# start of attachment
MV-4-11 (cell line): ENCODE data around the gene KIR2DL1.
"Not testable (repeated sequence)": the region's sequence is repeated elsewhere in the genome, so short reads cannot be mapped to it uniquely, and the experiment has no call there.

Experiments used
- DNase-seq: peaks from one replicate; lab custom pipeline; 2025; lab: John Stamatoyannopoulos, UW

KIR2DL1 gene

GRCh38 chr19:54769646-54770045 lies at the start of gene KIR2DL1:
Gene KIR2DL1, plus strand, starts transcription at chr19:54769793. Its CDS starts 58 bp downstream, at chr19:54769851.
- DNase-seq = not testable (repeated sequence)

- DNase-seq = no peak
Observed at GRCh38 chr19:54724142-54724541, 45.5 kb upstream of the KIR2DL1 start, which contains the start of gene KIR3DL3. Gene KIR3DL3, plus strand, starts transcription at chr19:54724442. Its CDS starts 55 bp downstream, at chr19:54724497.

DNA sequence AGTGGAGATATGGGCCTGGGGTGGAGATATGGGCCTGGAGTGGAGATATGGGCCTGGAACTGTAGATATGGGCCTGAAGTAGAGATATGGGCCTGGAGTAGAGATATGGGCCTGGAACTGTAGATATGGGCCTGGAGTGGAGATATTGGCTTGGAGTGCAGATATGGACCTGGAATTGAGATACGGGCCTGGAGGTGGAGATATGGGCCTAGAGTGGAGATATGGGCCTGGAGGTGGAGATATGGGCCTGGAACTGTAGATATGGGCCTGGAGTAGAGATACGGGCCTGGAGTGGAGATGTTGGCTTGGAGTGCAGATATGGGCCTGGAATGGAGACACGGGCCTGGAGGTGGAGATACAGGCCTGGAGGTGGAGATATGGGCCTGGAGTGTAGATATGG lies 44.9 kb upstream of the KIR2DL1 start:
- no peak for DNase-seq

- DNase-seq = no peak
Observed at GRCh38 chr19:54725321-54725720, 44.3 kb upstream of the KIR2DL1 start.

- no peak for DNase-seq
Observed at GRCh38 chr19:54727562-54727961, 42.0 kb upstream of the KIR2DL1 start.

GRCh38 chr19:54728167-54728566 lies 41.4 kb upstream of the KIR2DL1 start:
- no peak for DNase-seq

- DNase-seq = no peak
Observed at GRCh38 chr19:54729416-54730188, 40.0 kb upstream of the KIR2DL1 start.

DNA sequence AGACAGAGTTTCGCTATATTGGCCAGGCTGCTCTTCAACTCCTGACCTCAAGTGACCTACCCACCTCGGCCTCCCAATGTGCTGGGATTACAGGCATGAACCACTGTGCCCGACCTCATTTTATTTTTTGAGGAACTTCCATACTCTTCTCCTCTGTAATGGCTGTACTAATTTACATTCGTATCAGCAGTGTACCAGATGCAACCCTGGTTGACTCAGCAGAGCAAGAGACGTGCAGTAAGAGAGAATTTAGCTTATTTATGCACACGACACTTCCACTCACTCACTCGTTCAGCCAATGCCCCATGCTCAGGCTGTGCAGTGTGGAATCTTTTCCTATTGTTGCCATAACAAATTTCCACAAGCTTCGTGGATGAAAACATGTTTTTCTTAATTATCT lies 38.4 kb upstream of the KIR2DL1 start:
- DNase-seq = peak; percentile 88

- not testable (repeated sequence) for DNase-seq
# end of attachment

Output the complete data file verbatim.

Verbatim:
MV-4-11 (cell line): ENCODE data around the gene KIR2DL1.
"Not testable (repeated sequence)": the region's sequence is repeated elsewhere in the genome, so short reads cannot be mapped to it uniquely, and the experiment has no call there.

Experiments used
- DNase-seq: peaks from one replicate; lab custom pipeline; 2025; lab: John Stamatoyannopoulos, UW

KIR2DL1 gene

GRCh38 chr19:54769646-54770045 lies at the start of gene KIR2DL1:
Gene KIR2DL1, plus strand, starts transcription at chr19:54769793. Its CDS starts 58 bp downstream, at chr19:54769851.
- DNase-seq = not testable (repeated sequence)

- DNase-seq = no peak
Observed at GRCh38 chr19:54724142-54724541, 45.5 kb upstream of the KIR2DL1 start, which contains the start of gene KIR3DL3. Gene KIR3DL3, plus strand, starts transcription at chr19:54724442. Its CDS starts 55 bp downstream, at chr19:54724497.

DNA sequence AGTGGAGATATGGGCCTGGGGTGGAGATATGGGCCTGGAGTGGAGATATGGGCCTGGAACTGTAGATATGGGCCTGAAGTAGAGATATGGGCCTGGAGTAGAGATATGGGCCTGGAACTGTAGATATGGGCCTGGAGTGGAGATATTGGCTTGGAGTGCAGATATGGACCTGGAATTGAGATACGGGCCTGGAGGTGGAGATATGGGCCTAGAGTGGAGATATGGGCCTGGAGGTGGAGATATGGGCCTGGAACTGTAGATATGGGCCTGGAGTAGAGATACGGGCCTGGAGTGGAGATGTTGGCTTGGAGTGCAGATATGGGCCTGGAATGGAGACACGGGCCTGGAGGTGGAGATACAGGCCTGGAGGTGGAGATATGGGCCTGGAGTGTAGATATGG lies 44.9 kb upstream of the KIR2DL1 start:
- no peak for DNase-seq

- DNase-seq = no peak
Observed at GRCh38 chr19:54725321-54725720, 44.3 kb upstream of the KIR2DL1 start.

- no peak for DNase-seq
Observed at GRCh38 chr19:54727562-54727961, 42.0 kb upstream of the KIR2DL1 start.

GRCh38 chr19:54728167-54728566 lies 41.4 kb upstream of the KIR2DL1 start:
- no peak for DNase-seq

- DNase-seq = no peak
Observed at GRCh38 chr19:54729416-54730188, 40.0 kb upstream of the KIR2DL1 start.

DNA sequence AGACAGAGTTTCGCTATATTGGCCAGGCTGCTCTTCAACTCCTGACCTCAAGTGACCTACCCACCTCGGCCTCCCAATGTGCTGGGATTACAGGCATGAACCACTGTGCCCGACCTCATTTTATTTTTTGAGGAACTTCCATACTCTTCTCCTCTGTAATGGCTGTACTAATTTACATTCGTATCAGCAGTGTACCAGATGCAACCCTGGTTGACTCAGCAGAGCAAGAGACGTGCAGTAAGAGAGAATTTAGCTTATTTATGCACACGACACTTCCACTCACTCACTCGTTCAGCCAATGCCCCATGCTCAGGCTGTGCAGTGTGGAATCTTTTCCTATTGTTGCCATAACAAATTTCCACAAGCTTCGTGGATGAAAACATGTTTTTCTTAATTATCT lies 38.4 kb upstream of the KIR2DL1 start:
- DNase-seq = peak; percentile 88

- not testable (repeated sequence) for DNase-seq